Wednesday, July 01, 2015

Coast Guard Cutter Print

 "USCGC Blackfin"
16"x20" pen & ink

Years ago I made a pen & ink drawing of a Coast Guard cutter. The drawing is done using the stippling technique...a pen & ink technique where the drawing is composed of just dots of ink...there are no straight lines....just dots. I use Koh In Noor rapidographs to do this. Rapidographs are mechanical pens that have a steel wire in the barrel that allows only one drop of ink to come out each time you press down on the's prefect for stippling.

Anyway, I was just looking at the drawing again thinking about a woman who had asked me if I had prints available of that drawing and at the time I hadn't even scanned the drawing. I used to make my early prints here in the studio. Each drawing had to be scanned in sections then put back together in photoshop...lots of clean up to the scans and then I'd print a test scan. Printing was done on an Epson 1520 wide format printer I had bought with archival inks so the prints would last. I printed on good quality hot pressed watercolor paper. I'd print about 5-10 prints and then sold the prints as people ordered them. When I needed more I'd buy more WC paper and print up another batch. Making your own prints was a lot of work and "a lot of work" is a major understatement.

I did get around to scanning the drawing but that was on an older scanner that wasn't that good to begin with. Scanners, for those of you who have only bought one in the last 10 years, used to suck on ice! Software didn't work with operating systems, bad scanning quality, lots of  "noise" in the scan...ghost lines...ugh! I'd like to rescan the whole thing now with my newer killer scanner I have. It's a scanner/copier/printer combo but scans better than any scanner I ever had in the old days!  In the detail photo you can see the scan quality...not that good, ugh!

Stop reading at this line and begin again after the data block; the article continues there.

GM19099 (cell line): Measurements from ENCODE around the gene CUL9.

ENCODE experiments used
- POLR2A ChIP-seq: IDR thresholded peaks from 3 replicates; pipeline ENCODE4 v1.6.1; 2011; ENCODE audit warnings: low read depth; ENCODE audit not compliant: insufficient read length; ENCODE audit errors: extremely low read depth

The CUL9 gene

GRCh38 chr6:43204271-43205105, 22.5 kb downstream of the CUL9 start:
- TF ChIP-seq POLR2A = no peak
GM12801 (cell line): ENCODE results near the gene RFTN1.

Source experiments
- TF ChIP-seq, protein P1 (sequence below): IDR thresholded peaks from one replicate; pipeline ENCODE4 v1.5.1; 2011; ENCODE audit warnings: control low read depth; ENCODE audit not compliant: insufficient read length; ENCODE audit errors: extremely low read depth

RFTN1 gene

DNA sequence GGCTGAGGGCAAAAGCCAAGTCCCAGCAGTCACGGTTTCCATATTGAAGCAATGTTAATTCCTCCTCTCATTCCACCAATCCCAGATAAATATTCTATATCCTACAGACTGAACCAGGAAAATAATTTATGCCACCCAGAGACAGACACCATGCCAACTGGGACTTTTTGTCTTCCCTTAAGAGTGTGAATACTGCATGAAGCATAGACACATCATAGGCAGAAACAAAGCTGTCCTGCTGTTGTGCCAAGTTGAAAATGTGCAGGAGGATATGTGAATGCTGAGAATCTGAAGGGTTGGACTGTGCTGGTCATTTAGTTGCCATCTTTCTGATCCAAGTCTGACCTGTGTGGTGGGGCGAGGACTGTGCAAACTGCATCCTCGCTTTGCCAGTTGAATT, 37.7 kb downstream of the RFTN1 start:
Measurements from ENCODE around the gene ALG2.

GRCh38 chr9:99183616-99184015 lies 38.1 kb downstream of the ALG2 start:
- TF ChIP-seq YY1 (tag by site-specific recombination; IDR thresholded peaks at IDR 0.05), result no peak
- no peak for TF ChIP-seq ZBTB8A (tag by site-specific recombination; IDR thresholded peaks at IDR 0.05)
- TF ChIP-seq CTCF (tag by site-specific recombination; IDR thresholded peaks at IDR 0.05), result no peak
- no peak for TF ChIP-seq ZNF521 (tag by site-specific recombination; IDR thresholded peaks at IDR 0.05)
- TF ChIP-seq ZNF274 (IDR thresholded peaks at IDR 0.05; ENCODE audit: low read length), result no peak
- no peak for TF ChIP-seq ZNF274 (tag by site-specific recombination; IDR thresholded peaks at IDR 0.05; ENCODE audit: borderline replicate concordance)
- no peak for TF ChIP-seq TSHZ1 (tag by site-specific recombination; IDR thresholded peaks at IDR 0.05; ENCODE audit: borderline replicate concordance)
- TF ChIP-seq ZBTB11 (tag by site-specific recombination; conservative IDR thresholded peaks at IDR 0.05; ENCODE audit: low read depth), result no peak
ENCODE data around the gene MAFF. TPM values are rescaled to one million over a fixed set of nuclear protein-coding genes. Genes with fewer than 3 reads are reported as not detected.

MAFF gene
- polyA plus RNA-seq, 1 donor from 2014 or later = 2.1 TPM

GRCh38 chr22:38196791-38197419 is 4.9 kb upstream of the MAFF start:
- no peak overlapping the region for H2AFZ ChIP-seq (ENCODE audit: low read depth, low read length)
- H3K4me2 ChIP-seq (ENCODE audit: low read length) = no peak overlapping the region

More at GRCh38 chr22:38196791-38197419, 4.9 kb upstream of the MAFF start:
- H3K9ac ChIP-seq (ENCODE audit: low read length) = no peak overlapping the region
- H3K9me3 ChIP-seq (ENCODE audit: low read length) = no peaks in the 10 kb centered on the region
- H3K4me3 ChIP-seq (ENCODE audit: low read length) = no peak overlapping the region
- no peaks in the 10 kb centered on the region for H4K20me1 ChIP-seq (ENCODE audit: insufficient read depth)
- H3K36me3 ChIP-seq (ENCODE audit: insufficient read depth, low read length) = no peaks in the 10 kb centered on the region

I was thinking about finally getting to making some prints but there might be a few, my old printer and printer drivers might not work with my newer computer. I also might have a major problem finding archival inks for it since I bought the printer way back around the late 90' know how fast the computer world is. It's a dinosaur at this point. Damn progress!  I'll have to check some things out before I even attempt this.

Pick and Just Paint

I was thinking the other day that I spend way too much time going through reference photos before deciding on something I want to paint. I always start out thinking I want to paint a vineyard scene and then end up going through everything I've snapped shots of in the the end I haven't settled on anything.
I suppose I'm developing a diminising attention span. I'm not sure.

Sometimes I can talk myself out of painting a subject because I think the gallery won't take it or collectors wouldn't be interested in that subject. Even though I know the answer is just paint what you want I still will have second thoughts. I used to paint for fun was king. Then you get suggestions and they screw you all up. After just staring at this screen for 5 minutes and thinking about it maybe I sould listen to the voices....paint what you want.

I think the worse thing to paint are subjects or areas that you have no interest in. I think that is why I don't plein air paint as much as I thought I would. I've gone to several locations with other painters and walked around in search of something I wanted to paint only to find myself settling on something dull to me. What I came home with was a crummy painting and a high level of frustration. I like a good subject, plenty of time, good weather and when that's working it all clicks. Painting in the studio is a coffee, good tunes, no wind or bugs and no lighting problems. I find it much easier to concentrate and rarely do one that is going to end up getting scraped off. Not that they are all winners in the studio. There are always parts to a painting where I'm trying something a little different so I see progress there or feel it totally worked so I consider that a good painting....then later I'll paint another painting over it. Painting is so personal at times.